9 Days Closer To Ford's Stock Popping

| About: Ford Motor (F)


Ford stock continues to slump, likely due to macro economic reasons.

Ford is showing sustained growth globally.

As winter passes, Ford stock is likely to "right itself" and start an ascent very soon.

I wrote my last article on Ford (NYSE:F) nine days ago. It was titled "Ford Can't Stay This Cheap Forever". The article came on the heels of continuous good news from the UK in terms of auto sales and a winter that isn't showing signs of it - but one that we know has to eventually end.

One of the major points that I was trying to make from my last article was that Ford's stock - for whatever reason, technical moves, macro market indices - continues to slump downward as the good news continues to come in for the automaker.

The slump could be a product of rival General Motors (NYSE:GM) and the surrounding headlines regarding GM's ignition switch recall. But, the days since my last article have hardly been ceremonious for Ford.

Source Yahoo Finance

So much of my original thesis on Ford was that it, like GM, was going to be able to drive growth globally for itself. So far, both companies - even in the midst of the current GM headlines - have been able to do so. With a current Beta of 1.35, Ford's slumping could also be due in part to the Dow lagging over the past two weeks.

(click to enlarge)

Source Yahoo Finance

But, as long as the fundamentals are there, I continue to feel that Ford is a buy as it aimlessly drifts lower. Yet again, on Friday, my reasons for being long Ford got another shot in the arm.

Ford reported European sales in February that continued to outpace market growth:

  • Ford European sales rose 11.6 percent in February, outpacing the industry's 8 percent improvement year-over-year. It was Ford of Europe's ninth straight month of year-over-year sales increase
  • Ford increased total market share, retail market share and commercial vehicle market share in February
  • Ford's commercial vehicle (CV) sales volume rose 15.8 percent in February; Ford's CV market share, at 9.7 percent for the first two months of the year, was its highest in 16 years
  • New Transit two-ton now on sale, one of 10 new Ford vehicles being launched in 2014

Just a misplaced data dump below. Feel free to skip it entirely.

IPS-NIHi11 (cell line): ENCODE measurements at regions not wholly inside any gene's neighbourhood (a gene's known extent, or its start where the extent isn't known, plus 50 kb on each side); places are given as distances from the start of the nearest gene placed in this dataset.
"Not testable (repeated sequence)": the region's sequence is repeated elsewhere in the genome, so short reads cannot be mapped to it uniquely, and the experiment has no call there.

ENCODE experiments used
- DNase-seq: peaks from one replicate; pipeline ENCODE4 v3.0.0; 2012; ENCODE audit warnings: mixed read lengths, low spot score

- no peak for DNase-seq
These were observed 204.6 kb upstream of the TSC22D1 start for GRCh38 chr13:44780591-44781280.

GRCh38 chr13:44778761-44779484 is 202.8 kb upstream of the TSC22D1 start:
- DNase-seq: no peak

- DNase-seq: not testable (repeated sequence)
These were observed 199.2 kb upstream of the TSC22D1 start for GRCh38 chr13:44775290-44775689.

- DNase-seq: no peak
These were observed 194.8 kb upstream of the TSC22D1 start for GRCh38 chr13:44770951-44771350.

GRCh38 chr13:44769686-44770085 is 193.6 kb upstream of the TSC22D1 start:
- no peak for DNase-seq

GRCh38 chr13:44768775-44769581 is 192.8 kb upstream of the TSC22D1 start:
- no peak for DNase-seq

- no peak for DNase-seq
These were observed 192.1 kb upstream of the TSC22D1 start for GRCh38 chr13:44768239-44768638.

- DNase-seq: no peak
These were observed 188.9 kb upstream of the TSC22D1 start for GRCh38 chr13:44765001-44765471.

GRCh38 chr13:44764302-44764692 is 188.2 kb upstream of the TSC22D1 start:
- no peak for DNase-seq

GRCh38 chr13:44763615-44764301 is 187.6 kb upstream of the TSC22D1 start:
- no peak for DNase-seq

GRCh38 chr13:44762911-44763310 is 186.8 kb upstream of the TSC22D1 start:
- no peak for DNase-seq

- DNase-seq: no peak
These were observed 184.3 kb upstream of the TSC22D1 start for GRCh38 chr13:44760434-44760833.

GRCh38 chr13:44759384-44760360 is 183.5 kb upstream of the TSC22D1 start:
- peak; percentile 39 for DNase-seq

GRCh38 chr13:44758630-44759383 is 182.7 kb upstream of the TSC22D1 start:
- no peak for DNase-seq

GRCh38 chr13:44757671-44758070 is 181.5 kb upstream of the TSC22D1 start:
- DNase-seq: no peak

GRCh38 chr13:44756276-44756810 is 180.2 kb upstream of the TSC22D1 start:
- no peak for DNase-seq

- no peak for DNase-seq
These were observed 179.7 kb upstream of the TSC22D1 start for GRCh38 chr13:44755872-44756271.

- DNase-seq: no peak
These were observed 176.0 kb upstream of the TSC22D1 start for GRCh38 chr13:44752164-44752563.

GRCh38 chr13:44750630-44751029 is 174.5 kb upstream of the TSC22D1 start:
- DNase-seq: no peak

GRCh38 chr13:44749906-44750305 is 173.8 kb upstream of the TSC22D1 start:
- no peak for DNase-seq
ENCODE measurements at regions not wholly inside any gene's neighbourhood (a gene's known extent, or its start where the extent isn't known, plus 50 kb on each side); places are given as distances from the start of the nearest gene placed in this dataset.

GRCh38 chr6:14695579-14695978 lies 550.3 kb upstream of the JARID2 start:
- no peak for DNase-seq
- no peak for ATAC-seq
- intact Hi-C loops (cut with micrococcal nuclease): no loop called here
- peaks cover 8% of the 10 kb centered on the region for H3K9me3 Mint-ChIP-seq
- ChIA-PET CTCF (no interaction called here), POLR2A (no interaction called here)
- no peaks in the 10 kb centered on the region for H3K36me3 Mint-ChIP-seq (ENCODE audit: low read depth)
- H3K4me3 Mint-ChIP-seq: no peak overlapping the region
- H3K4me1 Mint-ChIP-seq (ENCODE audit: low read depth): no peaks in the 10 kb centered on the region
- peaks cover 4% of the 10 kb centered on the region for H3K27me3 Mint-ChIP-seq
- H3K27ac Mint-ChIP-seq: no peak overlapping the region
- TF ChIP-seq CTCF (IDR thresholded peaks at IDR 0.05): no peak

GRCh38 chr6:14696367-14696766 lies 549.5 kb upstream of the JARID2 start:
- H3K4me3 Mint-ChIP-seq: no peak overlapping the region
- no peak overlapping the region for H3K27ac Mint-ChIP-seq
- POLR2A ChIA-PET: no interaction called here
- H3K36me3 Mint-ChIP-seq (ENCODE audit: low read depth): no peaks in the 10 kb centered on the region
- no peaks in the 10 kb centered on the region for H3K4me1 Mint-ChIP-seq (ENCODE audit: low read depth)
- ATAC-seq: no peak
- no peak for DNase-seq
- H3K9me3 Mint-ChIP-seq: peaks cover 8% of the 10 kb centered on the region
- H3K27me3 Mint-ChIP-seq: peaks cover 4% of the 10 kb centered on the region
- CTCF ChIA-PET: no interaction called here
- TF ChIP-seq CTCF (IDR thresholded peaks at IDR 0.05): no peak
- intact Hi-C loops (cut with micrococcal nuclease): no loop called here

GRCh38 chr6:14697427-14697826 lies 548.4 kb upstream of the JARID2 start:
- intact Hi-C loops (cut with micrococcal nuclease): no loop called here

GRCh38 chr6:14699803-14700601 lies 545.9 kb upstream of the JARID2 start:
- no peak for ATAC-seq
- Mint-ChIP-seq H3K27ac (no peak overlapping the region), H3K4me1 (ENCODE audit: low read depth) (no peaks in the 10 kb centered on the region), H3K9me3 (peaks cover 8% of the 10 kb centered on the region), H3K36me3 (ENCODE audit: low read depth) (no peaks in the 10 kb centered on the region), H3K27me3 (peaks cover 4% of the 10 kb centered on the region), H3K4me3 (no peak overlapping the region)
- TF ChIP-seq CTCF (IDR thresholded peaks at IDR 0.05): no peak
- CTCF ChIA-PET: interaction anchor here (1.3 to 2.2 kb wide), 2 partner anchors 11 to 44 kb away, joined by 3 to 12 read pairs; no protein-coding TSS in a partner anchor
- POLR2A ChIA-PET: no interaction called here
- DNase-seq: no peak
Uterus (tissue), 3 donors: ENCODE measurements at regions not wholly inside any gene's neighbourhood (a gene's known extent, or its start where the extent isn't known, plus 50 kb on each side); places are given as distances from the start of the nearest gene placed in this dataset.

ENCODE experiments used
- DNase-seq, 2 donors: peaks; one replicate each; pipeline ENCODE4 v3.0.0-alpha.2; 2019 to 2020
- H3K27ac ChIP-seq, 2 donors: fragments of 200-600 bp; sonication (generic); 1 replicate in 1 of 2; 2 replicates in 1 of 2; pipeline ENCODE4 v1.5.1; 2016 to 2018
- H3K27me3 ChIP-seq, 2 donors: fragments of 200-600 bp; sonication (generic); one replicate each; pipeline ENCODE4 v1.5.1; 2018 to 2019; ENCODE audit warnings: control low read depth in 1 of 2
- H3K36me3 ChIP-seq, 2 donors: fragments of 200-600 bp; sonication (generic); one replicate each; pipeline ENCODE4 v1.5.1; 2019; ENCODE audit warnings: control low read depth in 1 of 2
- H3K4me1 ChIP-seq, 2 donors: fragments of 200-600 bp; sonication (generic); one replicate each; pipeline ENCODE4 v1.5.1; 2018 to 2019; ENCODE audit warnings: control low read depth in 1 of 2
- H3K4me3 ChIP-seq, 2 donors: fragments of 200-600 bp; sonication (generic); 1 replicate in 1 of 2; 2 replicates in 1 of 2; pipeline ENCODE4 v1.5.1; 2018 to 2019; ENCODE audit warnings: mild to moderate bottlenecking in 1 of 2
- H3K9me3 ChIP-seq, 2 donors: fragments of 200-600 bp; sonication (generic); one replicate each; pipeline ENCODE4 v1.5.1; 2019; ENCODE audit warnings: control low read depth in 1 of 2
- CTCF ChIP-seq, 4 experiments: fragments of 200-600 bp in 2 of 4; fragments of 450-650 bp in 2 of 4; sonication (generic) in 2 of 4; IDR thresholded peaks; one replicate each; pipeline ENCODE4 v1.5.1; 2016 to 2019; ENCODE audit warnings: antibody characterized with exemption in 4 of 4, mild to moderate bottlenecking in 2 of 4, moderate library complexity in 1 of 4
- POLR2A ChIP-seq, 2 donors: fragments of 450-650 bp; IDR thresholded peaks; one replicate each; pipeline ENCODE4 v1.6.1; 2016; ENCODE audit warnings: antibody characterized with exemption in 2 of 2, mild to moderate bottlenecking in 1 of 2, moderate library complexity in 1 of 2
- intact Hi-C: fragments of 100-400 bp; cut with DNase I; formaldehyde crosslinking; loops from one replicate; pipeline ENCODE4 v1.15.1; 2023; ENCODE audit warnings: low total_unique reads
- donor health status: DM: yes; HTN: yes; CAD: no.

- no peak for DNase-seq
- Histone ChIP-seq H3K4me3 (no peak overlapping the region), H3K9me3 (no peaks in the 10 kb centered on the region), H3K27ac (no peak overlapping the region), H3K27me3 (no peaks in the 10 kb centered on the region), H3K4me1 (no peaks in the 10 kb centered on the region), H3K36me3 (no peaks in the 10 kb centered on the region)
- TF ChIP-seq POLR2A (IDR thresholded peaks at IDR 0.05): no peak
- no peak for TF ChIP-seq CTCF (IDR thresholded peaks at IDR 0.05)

In addition, the NY Times is reporting that the European auto market continues to strengthen:

European auto sales rose in January, their fifth straight month of gains, an industry report showed Tuesday, as the Continent's mass-market automakers led a modest but broad expansion.

New car registrations, a proxy for sales, rose 5.5 percent compared with January 2013, the European Automobile Manufacturers Association reported from Brussels. Sales were led by Volkswagen, Renault and PSA Peugeot Citroën.

The January figure, largely in line with expectations, added to growing confidence that Europe's auto market has finally passed the worst, as buyers - many driven by a need to replace older models - return as the economy slowly recovers.

Although the market has now been ticking steadily upward since bottoming out in August, the association cautioned that in absolute terms, the roughly 936,000 vehicles sold in January represented the second-lowest volume recorded since it began tracking the data in 2003. That means the January 2013 figure was the lowest and thus a low base for comparison.

So, as the sector continues to right itself, prospects globally continue to look good for the U.S.-based automaker.

In addition, dare I say it, we are starting to really pull into the tail end of this winter. I know I've been saying that for a month, but for god's sake, it's now March. As temperatures warm up and consumers unthaw themselves, Ford (and GM) should see a rise in domestic sales in the coming months.

As such, I continue to advocate buying Ford on the dips, as I will likely be doing, and keep my price target for Ford at over $20.

Best of luck to all investors.

Disclosure: I am long F, GM. I wrote this article myself, and it expresses my own opinions. I am not receiving compensation for it (other than from Seeking Alpha). I have no business relationship with any company whose stock is mentioned in this article.